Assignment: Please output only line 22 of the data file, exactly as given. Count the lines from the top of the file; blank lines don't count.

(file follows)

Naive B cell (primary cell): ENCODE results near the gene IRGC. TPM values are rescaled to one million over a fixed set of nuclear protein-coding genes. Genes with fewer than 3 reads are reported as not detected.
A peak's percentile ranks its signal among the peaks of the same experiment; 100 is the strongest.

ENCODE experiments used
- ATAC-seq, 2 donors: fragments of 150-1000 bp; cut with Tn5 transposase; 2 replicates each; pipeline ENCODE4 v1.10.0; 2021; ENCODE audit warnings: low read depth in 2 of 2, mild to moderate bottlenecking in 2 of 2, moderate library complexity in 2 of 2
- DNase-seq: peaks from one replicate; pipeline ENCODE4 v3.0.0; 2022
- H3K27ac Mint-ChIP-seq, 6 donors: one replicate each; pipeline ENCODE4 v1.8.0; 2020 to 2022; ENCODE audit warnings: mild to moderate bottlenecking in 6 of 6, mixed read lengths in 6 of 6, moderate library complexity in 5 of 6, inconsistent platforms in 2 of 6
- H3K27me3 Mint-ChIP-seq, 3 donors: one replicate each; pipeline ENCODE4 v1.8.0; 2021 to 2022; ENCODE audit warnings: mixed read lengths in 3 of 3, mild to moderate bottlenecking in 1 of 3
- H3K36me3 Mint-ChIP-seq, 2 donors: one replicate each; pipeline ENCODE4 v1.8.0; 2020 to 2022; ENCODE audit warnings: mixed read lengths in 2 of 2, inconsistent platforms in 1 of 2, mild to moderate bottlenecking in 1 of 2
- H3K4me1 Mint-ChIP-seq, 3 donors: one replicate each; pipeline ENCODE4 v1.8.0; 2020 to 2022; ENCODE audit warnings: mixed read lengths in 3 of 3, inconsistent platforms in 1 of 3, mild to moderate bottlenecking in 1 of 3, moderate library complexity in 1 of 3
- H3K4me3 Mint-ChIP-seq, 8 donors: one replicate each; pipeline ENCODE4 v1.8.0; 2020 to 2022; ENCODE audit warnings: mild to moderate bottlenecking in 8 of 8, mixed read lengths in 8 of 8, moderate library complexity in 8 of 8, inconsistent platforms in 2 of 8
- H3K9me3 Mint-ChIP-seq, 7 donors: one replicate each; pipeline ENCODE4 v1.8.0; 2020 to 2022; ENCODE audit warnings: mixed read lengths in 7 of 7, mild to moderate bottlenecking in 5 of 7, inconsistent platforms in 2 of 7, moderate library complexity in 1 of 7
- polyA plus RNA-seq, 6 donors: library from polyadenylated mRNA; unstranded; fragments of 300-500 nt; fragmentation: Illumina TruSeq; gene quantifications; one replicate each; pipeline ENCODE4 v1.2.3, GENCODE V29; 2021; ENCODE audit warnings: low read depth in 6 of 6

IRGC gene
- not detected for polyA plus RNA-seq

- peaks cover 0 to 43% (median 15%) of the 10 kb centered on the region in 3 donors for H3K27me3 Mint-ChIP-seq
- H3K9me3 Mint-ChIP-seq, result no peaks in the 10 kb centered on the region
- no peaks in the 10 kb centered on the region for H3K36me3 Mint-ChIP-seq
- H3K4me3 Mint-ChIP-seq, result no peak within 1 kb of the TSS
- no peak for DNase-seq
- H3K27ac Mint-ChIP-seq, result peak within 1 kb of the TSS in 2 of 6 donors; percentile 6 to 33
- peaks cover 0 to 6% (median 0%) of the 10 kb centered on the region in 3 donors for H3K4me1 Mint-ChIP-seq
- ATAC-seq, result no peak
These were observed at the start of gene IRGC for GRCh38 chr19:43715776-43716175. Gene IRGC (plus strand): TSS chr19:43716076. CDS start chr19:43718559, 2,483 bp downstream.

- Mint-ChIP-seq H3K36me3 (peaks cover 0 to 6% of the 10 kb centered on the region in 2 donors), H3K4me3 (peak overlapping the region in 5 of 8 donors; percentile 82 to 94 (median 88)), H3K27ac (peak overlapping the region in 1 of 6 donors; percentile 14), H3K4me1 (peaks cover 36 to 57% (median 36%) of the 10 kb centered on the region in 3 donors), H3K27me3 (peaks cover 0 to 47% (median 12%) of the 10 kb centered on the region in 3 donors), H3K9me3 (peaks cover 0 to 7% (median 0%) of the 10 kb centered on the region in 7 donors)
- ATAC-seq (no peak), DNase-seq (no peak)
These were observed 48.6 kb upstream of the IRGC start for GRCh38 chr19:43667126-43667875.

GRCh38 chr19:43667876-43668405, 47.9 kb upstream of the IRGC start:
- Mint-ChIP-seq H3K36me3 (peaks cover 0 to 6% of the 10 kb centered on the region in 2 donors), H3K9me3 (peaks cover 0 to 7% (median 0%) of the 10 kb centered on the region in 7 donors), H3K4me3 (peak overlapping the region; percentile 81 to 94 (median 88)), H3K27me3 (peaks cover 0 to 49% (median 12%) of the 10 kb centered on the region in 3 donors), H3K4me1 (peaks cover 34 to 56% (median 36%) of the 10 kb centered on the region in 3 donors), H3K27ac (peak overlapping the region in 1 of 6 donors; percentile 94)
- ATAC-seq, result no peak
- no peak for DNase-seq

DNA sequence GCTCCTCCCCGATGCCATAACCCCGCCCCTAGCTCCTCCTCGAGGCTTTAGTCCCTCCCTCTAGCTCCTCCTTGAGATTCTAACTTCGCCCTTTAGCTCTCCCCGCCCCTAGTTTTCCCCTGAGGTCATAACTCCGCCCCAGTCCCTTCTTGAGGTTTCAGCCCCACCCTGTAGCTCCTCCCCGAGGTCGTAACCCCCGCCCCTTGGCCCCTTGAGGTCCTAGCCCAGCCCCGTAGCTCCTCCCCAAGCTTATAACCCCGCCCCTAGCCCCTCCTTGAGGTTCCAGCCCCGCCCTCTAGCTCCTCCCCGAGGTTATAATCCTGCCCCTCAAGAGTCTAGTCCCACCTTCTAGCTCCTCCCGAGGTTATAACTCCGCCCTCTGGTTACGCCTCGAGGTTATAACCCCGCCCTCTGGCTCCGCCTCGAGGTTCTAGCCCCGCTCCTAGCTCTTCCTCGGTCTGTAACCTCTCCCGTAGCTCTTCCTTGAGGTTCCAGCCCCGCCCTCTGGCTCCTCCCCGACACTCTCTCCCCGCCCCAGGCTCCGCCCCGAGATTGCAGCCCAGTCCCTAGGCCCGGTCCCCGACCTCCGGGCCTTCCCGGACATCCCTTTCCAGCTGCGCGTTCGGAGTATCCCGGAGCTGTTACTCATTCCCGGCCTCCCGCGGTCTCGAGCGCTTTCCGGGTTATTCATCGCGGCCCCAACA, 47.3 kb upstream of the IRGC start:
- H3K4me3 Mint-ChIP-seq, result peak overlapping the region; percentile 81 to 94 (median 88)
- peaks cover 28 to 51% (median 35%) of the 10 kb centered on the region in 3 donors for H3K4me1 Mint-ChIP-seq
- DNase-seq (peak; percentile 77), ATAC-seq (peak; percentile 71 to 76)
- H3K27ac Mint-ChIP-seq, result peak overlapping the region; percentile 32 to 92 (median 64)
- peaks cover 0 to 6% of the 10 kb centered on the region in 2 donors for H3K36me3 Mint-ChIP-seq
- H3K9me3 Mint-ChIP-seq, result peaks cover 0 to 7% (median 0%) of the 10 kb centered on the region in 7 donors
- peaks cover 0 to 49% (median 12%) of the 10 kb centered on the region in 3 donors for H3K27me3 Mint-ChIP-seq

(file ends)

- ATAC-seq, result no peak